Sialia sialis: Eastern bluebird

The eastern bluebird [Sialia sialis] is a small bird found in open woodlands, farmlands, and orchards. It is the state bird of Missouri and New York.

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This species measures 16–21 cm [6.3–8.3 in] long. Eastern bluebirds are found east of the Rockies, southern Canada to the Gulf states, and southeastern Arizona to Nicaragua.

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The bright-blue breeding plumage of the male, easily observed on a wire or open perch, makes this species a favorite of birders.

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About two-thirds of the diet of an adult consists of insects and other invertebrates. The remainder of the bird’s diet made up of wild fruits or berries. Favored insect foods include grasshoppers, crickets, katydids, and beetles. Other food items include earthworms, spiders, millipedes, centipedes, sow bugs, and snails.

Photos: Chamblee, GA, USA [20150819]

Source: Wikipedia

Muscari armeniacum: Grape Hyacinth

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Muscari armeniacum is a bulbous plant of the genus Muscari with basal, simple leaves and short, flowering stems. It is one of a number of species and genera known as Grape Hyacinth, in this case Armenian Grape Hyacinth or Garden Grape Hyacinth. The flowers are purple, blue [with a white fringe], white [var. “Album”] or pale pink [var. “Pink Sunrise”] and the plants are usually 15 centimetres [6 in] tall. Some selections are fragrant.

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Muscari armeniacum is one of the most commonly cultivated species of Muscari, is robust and naturalises easily

Photos: Flower DomeGardens by the BaySingapore [20150415, 20150424]

Source: Wikipedia

Cyanocitta cristata: Blue Jay

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The blue jay [Cyanocitta cristata] is a passerine bird in the family Corvidae, native to North America. It is resident through most of eastern and central United States and southern Canada, although western populations may be migratory. It breeds in both deciduous and coniferous forests, and is common near and in residential areas. It is predominantly blue with a white chest and underparts, and a blue crest. It has a black, U-shaped collar around its neck and a black border behind the crest.

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Sexes are similar in size and plumage, and plumage does not vary throughout the year.

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The blue jay mainly feeds on nuts and seeds such as acorns, soft fruits, arthropods, and occasionally small vertebrates. It typically gleans food from trees, shrubs, and the ground, though it sometimes hawks insects from the air. Like squirrels, blue jays are known to hide nuts for later consumption.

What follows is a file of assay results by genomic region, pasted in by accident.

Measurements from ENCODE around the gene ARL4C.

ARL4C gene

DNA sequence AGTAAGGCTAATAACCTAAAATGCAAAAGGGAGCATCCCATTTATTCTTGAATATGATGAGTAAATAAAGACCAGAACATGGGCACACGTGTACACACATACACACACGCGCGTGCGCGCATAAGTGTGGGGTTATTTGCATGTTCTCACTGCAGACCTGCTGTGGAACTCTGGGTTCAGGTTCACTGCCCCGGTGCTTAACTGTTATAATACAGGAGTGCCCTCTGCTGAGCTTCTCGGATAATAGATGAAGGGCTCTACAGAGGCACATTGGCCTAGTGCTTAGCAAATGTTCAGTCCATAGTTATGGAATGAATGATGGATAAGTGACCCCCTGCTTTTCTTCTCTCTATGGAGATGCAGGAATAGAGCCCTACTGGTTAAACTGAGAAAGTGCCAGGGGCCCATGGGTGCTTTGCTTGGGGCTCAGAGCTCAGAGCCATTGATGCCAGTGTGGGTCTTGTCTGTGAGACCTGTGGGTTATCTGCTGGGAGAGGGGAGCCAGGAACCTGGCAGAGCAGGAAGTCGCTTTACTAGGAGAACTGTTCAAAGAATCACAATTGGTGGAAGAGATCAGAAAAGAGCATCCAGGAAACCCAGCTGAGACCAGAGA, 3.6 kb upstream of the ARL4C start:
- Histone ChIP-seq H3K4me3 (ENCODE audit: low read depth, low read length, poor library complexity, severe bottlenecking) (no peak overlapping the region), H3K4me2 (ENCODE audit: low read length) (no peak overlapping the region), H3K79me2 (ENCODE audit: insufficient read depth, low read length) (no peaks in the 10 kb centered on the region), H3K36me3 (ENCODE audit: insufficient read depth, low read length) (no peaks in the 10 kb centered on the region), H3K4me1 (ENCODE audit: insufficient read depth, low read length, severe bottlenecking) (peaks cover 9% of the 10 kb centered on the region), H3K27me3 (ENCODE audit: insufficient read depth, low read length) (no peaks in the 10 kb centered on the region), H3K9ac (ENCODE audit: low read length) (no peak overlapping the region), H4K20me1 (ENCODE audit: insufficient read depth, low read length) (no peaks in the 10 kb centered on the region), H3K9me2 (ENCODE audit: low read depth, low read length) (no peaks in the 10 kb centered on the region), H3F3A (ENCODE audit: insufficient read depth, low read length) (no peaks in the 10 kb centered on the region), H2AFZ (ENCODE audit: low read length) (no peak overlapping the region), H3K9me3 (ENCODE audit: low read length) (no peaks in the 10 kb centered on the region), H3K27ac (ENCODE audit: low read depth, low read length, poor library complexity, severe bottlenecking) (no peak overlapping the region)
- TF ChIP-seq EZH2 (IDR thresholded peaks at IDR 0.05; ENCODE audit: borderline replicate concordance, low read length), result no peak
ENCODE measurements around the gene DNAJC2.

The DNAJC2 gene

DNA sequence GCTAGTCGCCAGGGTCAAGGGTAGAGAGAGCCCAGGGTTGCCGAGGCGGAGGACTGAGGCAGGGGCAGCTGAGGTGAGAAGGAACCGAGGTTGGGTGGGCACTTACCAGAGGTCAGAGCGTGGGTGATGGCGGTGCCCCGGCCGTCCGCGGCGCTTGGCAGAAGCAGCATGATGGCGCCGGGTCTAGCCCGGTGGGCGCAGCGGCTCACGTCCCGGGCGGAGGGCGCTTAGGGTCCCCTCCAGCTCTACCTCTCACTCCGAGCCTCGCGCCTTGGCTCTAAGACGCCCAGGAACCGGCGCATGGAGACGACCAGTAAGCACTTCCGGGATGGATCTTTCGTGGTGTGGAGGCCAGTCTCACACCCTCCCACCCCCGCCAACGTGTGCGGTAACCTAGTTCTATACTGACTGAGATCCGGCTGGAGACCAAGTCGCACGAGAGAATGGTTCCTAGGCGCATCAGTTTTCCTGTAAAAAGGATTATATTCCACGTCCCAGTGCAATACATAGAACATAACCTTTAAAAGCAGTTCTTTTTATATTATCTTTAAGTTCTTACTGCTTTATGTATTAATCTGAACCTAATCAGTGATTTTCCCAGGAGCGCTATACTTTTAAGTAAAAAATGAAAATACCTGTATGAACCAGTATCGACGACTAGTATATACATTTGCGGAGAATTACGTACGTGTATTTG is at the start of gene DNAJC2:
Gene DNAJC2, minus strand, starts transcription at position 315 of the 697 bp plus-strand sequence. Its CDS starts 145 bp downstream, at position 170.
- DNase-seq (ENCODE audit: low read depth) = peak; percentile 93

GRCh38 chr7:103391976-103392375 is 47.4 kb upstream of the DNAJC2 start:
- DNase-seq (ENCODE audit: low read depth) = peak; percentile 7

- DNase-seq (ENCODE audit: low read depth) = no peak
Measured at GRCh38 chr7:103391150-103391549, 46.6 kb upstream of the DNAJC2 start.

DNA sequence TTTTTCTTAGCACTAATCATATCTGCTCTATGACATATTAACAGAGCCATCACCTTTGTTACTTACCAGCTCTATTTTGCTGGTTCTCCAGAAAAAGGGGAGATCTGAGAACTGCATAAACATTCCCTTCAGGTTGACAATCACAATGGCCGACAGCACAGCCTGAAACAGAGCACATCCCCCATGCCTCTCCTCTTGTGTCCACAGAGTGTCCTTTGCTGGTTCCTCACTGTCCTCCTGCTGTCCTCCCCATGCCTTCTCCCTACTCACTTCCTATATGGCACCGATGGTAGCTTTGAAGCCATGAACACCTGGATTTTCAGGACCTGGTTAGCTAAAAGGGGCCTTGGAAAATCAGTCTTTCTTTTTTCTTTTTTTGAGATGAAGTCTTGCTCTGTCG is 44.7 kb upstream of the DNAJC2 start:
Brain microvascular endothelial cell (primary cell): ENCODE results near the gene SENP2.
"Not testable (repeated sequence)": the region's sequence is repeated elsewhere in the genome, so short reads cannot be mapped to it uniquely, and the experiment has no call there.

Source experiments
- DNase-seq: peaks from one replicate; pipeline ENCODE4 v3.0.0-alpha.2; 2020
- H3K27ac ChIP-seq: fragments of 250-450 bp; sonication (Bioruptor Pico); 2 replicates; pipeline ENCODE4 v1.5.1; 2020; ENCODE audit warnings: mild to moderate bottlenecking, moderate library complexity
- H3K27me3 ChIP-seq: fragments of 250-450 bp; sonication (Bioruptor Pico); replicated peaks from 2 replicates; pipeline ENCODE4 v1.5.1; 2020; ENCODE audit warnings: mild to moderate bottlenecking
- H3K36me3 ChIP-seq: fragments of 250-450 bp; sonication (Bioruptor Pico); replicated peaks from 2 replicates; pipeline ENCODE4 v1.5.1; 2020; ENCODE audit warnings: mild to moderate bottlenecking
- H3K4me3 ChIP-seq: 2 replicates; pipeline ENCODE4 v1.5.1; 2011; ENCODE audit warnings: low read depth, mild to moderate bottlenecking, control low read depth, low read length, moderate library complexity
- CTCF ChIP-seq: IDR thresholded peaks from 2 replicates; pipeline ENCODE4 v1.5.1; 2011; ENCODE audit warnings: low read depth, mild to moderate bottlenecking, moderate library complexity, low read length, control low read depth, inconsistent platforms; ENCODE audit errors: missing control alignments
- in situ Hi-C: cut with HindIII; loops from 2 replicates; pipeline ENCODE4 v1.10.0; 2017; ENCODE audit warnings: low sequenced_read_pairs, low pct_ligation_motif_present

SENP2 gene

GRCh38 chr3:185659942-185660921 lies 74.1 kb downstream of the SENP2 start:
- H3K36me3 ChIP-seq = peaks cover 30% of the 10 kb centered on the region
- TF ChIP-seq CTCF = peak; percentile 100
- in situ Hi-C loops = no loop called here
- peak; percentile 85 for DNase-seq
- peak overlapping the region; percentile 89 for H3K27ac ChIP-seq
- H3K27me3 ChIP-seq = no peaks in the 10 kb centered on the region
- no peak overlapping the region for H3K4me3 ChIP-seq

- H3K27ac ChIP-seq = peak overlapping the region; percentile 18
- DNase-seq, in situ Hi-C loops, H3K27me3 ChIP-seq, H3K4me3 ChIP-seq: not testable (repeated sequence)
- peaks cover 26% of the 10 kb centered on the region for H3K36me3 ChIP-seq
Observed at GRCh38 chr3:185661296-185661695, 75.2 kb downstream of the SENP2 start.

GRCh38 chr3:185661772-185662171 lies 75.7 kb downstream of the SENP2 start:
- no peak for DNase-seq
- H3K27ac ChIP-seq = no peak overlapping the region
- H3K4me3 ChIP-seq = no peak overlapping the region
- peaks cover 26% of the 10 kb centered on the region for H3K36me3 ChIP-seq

Photos: Chamblee, GA, USA, [20141009]

Source: Wikipedia

Campanula carpatica: Carpathian harebell

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Campanula carpatica [Carpathian harebell, tussock bellflower] is a species of flowering plant in the family Campanulaceae, native to the Carpathian Mountains of Central Europe.

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It is a low-growing herbaceous perennial, with long stems bearing solitary blue bell-shaped flowers. Several cultivars in shades of white, blue, pink and purple, have been developed for garden use.

Photos: Flower DomeGardens by the BaySingapore [20140509]

Source: Wikipedia

Passiflora caerulea: Blue Passion Flower

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Passiflora caerulea [blue passion flower, common passion flower] is a species of flowering plant native to South America [Argentina, Paraguay, Uruguay and Brazil].

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It is a vigorous, deciduous or semi-evergreen tendril vine growing to 10 m [33 ft] or more, with palmate leaves and fragrant, blue-white flowers with a prominent fringe of coronal filaments in bands of blue, white, and brown. The ovoid orange fruit, growing to 6 cm [2 in], is edible but bland.

Photos: Flower DomeGardens by the BaySingapore [20140425]

Source: Wikipedia

Nymphaea ‘Leopardess’: Leopardess

Nymphaea ‘Leopardess’ is day bloomer tropical water lily, non viviparous, free flowering use in any size water garden.

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Foliage: 10-12 in. purple leaves with green blotches; spread of 4-5 ft.

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Flower: 4-5in., cup-like, clear blue flower with purple tips; slight fragrance.

Photos: Atlanta Botanical GardenAtlantaGeorgiaUSA  [20130913]

Source: NCSU

Pachydiplax longipennis: Blue Dasher Dragonfly

The Blue Dasher [Pachydiplax longipennis] is a dragonfly of the skimmer family. It is common and widely distributed in the United States.

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Mature males develop a bluish-white pruinescence on the back of the abdomen and, in western individuals, on the thorax. They display this pruinescence to other males as a threat while defending territories at the edge of the water.

Although the species name longipennis means “long wings”, the wings are not particularly long. Females do, however, have a short abdomen that makes the wings look longer in comparison.

Photo: Atlanta Botanical GardenAtlantaGeorgiaUSA  [20130913]

Source: Wikipedia